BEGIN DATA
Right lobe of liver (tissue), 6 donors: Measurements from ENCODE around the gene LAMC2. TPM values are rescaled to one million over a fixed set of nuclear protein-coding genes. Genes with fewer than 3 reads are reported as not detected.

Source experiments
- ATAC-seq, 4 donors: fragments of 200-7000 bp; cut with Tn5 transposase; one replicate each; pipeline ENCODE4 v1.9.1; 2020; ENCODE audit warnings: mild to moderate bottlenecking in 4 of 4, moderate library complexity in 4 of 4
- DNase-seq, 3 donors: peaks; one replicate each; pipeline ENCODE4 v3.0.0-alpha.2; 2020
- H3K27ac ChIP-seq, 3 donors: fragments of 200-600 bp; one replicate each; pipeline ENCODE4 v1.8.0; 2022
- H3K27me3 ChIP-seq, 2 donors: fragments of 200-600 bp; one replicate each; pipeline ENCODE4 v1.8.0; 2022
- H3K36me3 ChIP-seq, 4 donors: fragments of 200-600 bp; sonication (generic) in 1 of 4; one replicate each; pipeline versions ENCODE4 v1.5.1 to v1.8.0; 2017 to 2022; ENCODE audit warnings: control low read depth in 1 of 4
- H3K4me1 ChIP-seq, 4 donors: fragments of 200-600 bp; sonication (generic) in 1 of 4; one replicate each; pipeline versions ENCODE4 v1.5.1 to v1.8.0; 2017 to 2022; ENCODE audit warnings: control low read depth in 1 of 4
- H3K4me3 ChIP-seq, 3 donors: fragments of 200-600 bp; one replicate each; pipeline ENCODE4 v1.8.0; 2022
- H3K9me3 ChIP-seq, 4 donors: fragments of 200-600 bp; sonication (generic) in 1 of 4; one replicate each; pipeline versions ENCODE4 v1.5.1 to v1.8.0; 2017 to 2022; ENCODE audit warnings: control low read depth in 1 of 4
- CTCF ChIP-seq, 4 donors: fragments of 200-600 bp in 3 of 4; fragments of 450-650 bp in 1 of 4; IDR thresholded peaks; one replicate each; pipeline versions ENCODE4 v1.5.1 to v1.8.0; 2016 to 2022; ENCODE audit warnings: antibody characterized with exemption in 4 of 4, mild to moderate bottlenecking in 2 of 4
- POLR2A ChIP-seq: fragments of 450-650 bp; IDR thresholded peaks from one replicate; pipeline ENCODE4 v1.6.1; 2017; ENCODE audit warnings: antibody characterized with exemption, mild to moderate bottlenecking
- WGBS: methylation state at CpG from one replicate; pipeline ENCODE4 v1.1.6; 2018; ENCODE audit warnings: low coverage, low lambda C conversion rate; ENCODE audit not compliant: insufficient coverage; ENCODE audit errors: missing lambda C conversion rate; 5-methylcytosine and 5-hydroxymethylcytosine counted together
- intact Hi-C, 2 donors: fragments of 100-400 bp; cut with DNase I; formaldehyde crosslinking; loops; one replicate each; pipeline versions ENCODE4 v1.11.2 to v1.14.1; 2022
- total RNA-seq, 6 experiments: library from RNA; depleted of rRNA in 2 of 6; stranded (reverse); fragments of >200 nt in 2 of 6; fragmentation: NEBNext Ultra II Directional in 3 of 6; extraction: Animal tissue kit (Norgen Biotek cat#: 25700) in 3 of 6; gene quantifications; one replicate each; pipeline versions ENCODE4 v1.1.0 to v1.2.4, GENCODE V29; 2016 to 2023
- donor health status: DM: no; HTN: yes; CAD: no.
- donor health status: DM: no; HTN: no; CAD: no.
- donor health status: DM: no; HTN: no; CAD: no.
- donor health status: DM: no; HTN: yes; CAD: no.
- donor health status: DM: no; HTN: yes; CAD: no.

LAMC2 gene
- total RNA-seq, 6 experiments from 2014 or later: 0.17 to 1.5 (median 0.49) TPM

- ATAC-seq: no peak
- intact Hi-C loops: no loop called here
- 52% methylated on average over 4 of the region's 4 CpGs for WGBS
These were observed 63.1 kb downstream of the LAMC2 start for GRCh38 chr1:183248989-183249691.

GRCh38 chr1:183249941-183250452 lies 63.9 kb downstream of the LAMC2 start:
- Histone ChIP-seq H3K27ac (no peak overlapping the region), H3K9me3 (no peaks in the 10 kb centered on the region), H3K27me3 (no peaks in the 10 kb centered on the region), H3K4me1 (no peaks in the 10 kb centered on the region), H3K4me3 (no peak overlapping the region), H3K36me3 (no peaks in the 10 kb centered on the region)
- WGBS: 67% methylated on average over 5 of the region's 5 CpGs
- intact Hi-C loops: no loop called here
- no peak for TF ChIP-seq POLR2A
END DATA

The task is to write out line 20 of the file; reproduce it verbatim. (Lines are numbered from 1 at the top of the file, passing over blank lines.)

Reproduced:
- donor health status: DM: no; HTN: yes; CAD: no.